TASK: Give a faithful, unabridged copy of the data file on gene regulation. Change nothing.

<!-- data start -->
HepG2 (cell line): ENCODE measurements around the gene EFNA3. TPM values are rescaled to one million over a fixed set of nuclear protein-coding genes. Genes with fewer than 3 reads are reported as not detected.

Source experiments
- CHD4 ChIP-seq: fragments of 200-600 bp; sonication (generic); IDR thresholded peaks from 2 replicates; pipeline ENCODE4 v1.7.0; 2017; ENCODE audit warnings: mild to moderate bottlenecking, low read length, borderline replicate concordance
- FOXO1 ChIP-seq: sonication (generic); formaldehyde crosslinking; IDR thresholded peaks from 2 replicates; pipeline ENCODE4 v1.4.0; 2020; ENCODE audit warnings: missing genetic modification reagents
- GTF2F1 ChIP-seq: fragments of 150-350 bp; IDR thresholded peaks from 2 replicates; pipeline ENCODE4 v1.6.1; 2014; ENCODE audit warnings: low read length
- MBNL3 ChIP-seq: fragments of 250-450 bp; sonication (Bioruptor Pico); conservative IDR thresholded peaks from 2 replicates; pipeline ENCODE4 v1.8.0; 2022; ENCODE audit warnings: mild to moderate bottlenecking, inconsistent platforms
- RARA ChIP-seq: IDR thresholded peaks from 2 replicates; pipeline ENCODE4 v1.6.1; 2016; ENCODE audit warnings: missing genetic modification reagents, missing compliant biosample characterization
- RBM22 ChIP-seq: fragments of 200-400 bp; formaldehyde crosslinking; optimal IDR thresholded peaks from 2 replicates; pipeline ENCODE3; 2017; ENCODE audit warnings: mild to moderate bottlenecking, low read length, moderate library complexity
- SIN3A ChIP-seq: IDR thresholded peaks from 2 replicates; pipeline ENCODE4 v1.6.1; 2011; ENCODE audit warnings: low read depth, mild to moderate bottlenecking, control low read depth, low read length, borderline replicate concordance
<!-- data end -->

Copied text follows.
HepG2 (cell line): ENCODE measurements around the gene EFNA3. TPM values are rescaled to one million over a fixed set of nuclear protein-coding genes. Genes with fewer than 3 reads are reported as not detected.

Source experiments
- CHD4 ChIP-seq: fragments of 200-600 bp; sonication (generic); IDR thresholded peaks from 2 replicates; pipeline ENCODE4 v1.7.0; 2017; ENCODE audit warnings: mild to moderate bottlenecking, low read length, borderline replicate concordance
- FOXO1 ChIP-seq: sonication (generic); formaldehyde crosslinking; IDR thresholded peaks from 2 replicates; pipeline ENCODE4 v1.4.0; 2020; ENCODE audit warnings: missing genetic modification reagents
- GTF2F1 ChIP-seq: fragments of 150-350 bp; IDR thresholded peaks from 2 replicates; pipeline ENCODE4 v1.6.1; 2014; ENCODE audit warnings: low read length
- MBNL3 ChIP-seq: fragments of 250-450 bp; sonication (Bioruptor Pico); conservative IDR thresholded peaks from 2 replicates; pipeline ENCODE4 v1.8.0; 2022; ENCODE audit warnings: mild to moderate bottlenecking, inconsistent platforms
- RARA ChIP-seq: IDR thresholded peaks from 2 replicates; pipeline ENCODE4 v1.6.1; 2016; ENCODE audit warnings: missing genetic modification reagents, missing compliant biosample characterization
- RBM22 ChIP-seq: fragments of 200-400 bp; formaldehyde crosslinking; optimal IDR thresholded peaks from 2 replicates; pipeline ENCODE3; 2017; ENCODE audit warnings: mild to moderate bottlenecking, low read length, moderate library complexity
- SIN3A ChIP-seq: IDR thresholded peaks from 2 replicates; pipeline ENCODE4 v1.6.1; 2011; ENCODE audit warnings: low read depth, mild to moderate bottlenecking, control low read depth, low read length, borderline replicate concordance